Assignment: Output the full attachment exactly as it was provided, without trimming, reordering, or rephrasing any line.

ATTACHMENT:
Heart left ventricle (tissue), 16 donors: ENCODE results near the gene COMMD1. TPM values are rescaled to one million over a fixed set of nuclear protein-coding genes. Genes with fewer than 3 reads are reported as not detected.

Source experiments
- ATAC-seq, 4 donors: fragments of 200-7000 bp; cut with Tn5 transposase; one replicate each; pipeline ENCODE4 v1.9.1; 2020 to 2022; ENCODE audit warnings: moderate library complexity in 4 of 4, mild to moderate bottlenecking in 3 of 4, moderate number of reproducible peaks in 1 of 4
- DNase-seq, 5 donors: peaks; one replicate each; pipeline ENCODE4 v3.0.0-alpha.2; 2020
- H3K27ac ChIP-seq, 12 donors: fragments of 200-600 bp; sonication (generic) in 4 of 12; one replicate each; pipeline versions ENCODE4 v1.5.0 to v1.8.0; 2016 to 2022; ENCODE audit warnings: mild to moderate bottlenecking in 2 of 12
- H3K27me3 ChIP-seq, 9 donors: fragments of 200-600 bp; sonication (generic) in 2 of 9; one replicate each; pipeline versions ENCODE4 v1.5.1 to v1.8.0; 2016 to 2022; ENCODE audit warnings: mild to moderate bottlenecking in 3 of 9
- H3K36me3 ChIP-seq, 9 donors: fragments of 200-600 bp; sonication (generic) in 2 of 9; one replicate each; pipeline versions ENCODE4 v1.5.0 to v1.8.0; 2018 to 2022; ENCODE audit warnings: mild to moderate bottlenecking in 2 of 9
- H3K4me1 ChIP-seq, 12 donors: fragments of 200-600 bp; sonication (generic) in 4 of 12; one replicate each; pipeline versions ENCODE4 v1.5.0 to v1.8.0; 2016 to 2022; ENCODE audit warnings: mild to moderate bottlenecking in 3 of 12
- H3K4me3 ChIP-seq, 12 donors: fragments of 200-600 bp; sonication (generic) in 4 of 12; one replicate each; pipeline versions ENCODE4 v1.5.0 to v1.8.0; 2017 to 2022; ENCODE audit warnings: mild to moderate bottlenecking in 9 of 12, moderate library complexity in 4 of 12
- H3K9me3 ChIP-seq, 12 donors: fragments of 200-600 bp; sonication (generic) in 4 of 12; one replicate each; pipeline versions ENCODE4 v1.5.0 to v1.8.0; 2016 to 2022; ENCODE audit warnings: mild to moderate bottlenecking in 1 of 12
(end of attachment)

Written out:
Heart left ventricle (tissue), 16 donors: ENCODE results near the gene COMMD1. TPM values are rescaled to one million over a fixed set of nuclear protein-coding genes. Genes with fewer than 3 reads are reported as not detected.

Source experiments
- ATAC-seq, 4 donors: fragments of 200-7000 bp; cut with Tn5 transposase; one replicate each; pipeline ENCODE4 v1.9.1; 2020 to 2022; ENCODE audit warnings: moderate library complexity in 4 of 4, mild to moderate bottlenecking in 3 of 4, moderate number of reproducible peaks in 1 of 4
- DNase-seq, 5 donors: peaks; one replicate each; pipeline ENCODE4 v3.0.0-alpha.2; 2020
- H3K27ac ChIP-seq, 12 donors: fragments of 200-600 bp; sonication (generic) in 4 of 12; one replicate each; pipeline versions ENCODE4 v1.5.0 to v1.8.0; 2016 to 2022; ENCODE audit warnings: mild to moderate bottlenecking in 2 of 12
- H3K27me3 ChIP-seq, 9 donors: fragments of 200-600 bp; sonication (generic) in 2 of 9; one replicate each; pipeline versions ENCODE4 v1.5.1 to v1.8.0; 2016 to 2022; ENCODE audit warnings: mild to moderate bottlenecking in 3 of 9
- H3K36me3 ChIP-seq, 9 donors: fragments of 200-600 bp; sonication (generic) in 2 of 9; one replicate each; pipeline versions ENCODE4 v1.5.0 to v1.8.0; 2018 to 2022; ENCODE audit warnings: mild to moderate bottlenecking in 2 of 9
- H3K4me1 ChIP-seq, 12 donors: fragments of 200-600 bp; sonication (generic) in 4 of 12; one replicate each; pipeline versions ENCODE4 v1.5.0 to v1.8.0; 2016 to 2022; ENCODE audit warnings: mild to moderate bottlenecking in 3 of 12
- H3K4me3 ChIP-seq, 12 donors: fragments of 200-600 bp; sonication (generic) in 4 of 12; one replicate each; pipeline versions ENCODE4 v1.5.0 to v1.8.0; 2017 to 2022; ENCODE audit warnings: mild to moderate bottlenecking in 9 of 12, moderate library complexity in 4 of 12
- H3K9me3 ChIP-seq, 12 donors: fragments of 200-600 bp; sonication (generic) in 4 of 12; one replicate each; pipeline versions ENCODE4 v1.5.0 to v1.8.0; 2016 to 2022; ENCODE audit warnings: mild to moderate bottlenecking in 1 of 12